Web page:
Mendicant University roadmap

sandal edited this page May 15, 2012 · 79 revisions

NOTE: If you weren't present for the town hall planning meeting on this topic, please read why Mendicant University needs to change. The historical background provided in that page is important for understanding why we plan to make the changes described here.

This roadmap describes the major changes we plan to make to Mendicant University, both as a school and a community, and we will begin working on it immediately as of 2012-05-02. We have reached the point where the organization has become too complicated to incrementally refactor, so we have decided a ground-up rewrite of our working practices is in order. In that sense, you can think of this as a way of killing "the Mendicant University organization" in the name of advancing "the Mendicant University community".

The fancy info-graphic below will give you a birds eye view, but be sure to read the outline that follows it for details.

As you can see from the picture, the new Mendicant University will be very different. The following six-point plan describes how this will all play out.

1. We are placing an immediate hold on all of our active projects and courses.

Because we're trying to pull off a revolution rather than a reform, we don't want our old plans to get in the way of our new vision. This means that in order to make this transition go faster, we are officially putting all of our projects and courses on hold indefinitely. The basic idea is that the really good ideas and projects will find a way to bring themselves back to life, and those that weren't as important to us will go into hibernation.

In particular, this means that we are suspending our work on the June mentoring month, and all existing MU infrastructure, including PuzzleNode and the community web application, and that we are cancelling the September core skills course. While that might sound painful, the rest of the plans we have in mind should more than make up for this loss.

2. We will become a school without courses.

We are proud of what an excellent course our core skills course has become, but given that each one of them costs over 1000 person-hours to run, they are no longer practical or sustainable for us. Even our alumni courses cost somewhere on the order of 400-600 person-hours, which simply means that we're putting a lot of energy behind a single kind of activity that could be distributed in a much more flexible way.

Rather than focusing on our courses, we will instead focus on well-defined, low commitment activities that can be counted in hours and days rather than weeks and months. In particular, we will focus on running and improving our social gatherings, town hall meetings, and hack days, and will also introduce two new kinds of activities as well: study sessions and open-ended office hours.

Study sessions will be ad-hoc learning activities focused on various topics of interest to the community. An example of this is Gregory's meeting with Eric Hodel to discuss test-driven development practices while encouraging the group to listen in and share their thoughts. However, other study sessions could be on any number of different things, including book club meetings, guided explorations of various open source projects (not necessarily Ruby), or even non-technical topics such as studying a board game like Chess or Go as a group. These study sessions would try to maintain the MU spirit of using realistic examples and deep conversations as our primary way of learning things, but would otherwise be very diverse from session to session. MU community members can and should run their own study sessions in addition to participating in ones run by others, as long as there are enough folks interested in a given topic.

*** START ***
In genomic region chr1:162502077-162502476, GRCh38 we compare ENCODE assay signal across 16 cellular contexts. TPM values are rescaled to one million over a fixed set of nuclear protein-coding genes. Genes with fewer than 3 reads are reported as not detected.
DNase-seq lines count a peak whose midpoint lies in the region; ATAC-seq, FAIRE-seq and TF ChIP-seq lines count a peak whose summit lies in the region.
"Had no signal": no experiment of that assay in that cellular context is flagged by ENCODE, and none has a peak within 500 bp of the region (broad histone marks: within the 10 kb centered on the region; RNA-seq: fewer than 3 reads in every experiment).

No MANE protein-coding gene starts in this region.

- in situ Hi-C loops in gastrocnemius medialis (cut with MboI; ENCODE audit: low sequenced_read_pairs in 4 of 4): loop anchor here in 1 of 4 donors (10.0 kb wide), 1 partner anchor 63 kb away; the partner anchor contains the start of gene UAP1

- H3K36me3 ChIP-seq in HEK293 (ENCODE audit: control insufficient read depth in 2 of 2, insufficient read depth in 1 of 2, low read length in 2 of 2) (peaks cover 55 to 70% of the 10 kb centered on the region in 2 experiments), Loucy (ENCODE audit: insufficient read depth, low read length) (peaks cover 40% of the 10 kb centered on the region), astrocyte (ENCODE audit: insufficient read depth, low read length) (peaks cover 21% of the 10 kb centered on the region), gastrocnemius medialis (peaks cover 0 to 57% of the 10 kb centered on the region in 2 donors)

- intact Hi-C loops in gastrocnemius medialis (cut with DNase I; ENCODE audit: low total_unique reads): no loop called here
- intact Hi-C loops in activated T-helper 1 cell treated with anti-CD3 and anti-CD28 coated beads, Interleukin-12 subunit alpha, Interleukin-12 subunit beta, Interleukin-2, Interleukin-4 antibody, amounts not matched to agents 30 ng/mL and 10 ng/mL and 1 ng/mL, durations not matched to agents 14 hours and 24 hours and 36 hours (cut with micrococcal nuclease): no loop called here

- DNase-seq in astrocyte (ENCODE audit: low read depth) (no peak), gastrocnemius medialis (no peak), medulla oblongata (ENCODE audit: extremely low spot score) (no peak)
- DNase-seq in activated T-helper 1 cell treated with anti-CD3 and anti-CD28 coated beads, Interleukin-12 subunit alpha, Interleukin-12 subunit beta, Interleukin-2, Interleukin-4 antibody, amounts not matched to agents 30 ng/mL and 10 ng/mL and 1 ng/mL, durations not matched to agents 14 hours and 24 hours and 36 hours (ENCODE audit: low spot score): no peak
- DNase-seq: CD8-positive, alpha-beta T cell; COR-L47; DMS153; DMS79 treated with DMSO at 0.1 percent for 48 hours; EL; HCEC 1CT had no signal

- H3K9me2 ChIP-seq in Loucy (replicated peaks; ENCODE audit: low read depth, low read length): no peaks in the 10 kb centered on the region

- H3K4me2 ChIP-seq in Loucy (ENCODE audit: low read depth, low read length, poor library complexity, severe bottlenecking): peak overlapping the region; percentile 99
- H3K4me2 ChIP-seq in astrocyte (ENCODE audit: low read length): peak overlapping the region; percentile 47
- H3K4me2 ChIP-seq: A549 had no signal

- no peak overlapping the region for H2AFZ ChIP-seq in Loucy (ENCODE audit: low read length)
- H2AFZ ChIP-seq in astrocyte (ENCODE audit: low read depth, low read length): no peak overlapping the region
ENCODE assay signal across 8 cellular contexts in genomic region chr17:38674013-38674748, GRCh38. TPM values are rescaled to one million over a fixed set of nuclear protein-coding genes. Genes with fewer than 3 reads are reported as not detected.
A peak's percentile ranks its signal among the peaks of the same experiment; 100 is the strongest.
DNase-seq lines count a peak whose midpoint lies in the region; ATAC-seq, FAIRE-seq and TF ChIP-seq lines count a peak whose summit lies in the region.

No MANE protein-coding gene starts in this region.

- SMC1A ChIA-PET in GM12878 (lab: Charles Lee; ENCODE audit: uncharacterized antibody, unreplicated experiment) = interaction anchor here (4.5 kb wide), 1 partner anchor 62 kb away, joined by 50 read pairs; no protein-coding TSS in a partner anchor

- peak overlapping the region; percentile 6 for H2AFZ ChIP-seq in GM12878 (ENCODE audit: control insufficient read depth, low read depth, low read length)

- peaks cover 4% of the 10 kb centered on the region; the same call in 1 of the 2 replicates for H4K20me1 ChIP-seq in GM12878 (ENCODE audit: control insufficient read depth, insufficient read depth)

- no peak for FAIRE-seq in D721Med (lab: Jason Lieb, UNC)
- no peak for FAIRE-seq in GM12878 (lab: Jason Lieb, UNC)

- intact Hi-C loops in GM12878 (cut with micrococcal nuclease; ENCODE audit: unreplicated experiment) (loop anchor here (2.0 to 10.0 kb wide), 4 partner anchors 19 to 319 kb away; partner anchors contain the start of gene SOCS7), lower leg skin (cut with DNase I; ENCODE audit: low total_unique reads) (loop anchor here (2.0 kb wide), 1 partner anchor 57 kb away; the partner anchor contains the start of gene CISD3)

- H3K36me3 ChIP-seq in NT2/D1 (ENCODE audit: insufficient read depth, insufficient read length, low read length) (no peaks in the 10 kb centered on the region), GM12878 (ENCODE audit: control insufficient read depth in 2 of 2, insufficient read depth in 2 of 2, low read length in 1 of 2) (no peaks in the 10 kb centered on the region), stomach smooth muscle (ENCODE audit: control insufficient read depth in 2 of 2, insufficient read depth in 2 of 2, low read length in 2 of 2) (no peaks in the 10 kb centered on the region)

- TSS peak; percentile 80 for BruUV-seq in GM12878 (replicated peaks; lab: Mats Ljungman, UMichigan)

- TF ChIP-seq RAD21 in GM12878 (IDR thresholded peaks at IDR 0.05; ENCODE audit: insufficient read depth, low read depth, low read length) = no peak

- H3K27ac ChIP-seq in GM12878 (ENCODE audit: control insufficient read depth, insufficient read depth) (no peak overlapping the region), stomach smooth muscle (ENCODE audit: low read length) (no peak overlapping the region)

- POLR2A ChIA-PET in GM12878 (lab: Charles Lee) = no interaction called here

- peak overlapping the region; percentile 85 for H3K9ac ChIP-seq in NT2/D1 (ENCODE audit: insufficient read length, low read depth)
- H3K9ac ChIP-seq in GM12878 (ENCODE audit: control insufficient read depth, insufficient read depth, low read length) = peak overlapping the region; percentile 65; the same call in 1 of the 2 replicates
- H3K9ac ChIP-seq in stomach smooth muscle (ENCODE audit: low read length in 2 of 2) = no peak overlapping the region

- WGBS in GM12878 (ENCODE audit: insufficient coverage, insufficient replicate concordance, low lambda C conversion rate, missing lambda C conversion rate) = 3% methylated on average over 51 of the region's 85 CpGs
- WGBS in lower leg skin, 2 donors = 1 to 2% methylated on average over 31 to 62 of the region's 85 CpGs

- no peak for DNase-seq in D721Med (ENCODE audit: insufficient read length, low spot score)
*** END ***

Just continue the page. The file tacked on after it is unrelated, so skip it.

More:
Open-ended office hours would be run by and for the MU community, and would be similar to the office hours we have run in our courses. In the early stages of the transition, Gregory and Shane will probably set aside large chunks of time for conducting office hours, but we'd like to see other community members also volunteer their time on occasion so that help would be available more-or-less around the clock. Folks do NOT need to be experts to run office hours, pretty much anyone who is already a member of MU's community would be able to run this kind of activity.

To promote a sense of continuity and cohesiveness, we will have various kinds of recurring activities and some sequential activities as well. However, the level of organization would always be some small block of time on the calendar, so it should make it much easier for both those running activities and those participating in them to try out new things without making a huge commitment.

If it's possible to do so, we'd like to make it so that all our activities are non-overlapping, making it so that there is always something going on, but that you never need to choose between doing one thing or another. We may also end up with a range of asynchronous activities for those who have a hard time attending particular meetings at particular times, but time will tell.